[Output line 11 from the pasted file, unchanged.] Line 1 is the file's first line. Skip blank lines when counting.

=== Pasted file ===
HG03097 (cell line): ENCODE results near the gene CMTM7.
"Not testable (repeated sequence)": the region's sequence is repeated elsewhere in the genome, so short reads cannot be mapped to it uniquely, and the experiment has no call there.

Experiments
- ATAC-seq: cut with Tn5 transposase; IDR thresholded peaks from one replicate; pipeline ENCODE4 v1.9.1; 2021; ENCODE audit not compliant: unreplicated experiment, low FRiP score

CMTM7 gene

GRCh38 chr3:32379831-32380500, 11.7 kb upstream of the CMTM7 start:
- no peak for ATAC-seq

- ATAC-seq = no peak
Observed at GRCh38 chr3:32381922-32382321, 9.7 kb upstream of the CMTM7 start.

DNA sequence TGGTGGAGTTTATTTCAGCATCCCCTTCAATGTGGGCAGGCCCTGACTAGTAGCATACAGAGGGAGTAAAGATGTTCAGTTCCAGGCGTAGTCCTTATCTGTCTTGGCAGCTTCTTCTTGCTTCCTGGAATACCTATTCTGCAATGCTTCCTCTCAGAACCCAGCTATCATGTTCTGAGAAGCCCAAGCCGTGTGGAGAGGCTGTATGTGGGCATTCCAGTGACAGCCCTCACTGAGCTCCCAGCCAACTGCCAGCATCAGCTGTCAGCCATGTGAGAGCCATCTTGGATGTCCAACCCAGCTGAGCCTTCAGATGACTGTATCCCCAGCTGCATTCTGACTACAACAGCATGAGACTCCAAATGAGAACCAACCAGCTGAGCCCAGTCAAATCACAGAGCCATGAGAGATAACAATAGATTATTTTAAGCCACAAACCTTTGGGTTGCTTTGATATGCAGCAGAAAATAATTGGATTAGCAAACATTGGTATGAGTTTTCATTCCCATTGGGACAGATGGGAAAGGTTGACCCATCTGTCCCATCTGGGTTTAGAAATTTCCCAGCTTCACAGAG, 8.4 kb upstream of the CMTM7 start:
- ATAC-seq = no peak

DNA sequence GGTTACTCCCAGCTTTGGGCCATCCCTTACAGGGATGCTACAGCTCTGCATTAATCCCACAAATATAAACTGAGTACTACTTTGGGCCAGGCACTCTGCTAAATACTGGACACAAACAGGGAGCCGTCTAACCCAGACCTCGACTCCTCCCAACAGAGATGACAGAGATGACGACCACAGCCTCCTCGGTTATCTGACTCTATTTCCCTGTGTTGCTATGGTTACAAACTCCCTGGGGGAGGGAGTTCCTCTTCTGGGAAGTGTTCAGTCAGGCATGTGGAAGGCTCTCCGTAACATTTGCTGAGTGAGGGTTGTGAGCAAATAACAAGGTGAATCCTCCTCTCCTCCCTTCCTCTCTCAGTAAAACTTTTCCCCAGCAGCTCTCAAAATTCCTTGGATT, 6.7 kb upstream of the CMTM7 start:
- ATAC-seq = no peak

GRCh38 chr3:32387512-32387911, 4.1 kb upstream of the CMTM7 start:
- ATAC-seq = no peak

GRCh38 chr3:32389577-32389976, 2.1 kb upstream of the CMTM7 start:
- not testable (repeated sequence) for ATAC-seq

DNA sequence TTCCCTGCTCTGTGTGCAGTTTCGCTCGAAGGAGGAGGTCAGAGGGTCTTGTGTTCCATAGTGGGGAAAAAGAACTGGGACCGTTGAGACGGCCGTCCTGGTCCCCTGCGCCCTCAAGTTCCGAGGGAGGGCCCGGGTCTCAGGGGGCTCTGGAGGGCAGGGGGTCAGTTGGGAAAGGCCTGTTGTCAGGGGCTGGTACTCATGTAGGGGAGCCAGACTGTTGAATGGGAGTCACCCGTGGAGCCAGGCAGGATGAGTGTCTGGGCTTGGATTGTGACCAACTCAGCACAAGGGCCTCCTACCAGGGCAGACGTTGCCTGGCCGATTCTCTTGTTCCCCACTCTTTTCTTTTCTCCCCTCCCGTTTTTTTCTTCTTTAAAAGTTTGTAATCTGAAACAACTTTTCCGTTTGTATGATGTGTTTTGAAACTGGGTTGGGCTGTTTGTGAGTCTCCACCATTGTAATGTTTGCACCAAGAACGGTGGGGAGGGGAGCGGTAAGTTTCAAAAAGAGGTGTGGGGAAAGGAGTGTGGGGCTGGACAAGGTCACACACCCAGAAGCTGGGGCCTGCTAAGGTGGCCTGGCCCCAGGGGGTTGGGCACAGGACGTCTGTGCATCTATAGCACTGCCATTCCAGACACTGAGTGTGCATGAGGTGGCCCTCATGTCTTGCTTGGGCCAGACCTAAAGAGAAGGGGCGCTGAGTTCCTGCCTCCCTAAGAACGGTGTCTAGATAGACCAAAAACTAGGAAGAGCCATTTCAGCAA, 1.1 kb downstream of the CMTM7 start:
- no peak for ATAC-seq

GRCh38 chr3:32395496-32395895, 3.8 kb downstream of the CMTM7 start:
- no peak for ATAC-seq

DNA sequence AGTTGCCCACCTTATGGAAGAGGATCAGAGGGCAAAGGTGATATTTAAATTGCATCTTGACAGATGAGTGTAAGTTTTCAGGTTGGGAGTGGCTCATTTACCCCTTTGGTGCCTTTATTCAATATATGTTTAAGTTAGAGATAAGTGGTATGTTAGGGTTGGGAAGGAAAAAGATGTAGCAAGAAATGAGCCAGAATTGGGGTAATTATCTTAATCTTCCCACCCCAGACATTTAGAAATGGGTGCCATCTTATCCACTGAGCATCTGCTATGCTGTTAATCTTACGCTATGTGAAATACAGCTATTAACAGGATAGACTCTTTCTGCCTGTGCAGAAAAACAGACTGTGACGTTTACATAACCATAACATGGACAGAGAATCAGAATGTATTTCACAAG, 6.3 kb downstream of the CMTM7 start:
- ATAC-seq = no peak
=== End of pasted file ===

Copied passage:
- ATAC-seq = no peak